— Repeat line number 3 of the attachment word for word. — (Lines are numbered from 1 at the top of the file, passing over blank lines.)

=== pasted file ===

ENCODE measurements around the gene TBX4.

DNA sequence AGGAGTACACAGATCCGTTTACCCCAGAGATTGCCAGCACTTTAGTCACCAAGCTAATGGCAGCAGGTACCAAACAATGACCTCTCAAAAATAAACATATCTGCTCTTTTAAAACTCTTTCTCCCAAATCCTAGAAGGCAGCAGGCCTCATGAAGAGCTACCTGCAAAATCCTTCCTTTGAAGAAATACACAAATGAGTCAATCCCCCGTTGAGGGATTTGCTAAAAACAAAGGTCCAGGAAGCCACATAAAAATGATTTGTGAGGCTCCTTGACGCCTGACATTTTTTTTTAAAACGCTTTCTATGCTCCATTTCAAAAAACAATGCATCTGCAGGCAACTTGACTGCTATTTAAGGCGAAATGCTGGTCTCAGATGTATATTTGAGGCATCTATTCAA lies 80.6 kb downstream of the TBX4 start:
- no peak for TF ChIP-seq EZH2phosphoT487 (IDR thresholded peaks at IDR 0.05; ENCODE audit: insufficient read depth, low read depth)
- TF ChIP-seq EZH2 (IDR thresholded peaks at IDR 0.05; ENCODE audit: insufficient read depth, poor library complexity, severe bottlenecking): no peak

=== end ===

- no peak for TF ChIP-seq EZH2phosphoT487 (IDR thresholded peaks at IDR 0.05; ENCODE audit: insufficient read depth, low read depth)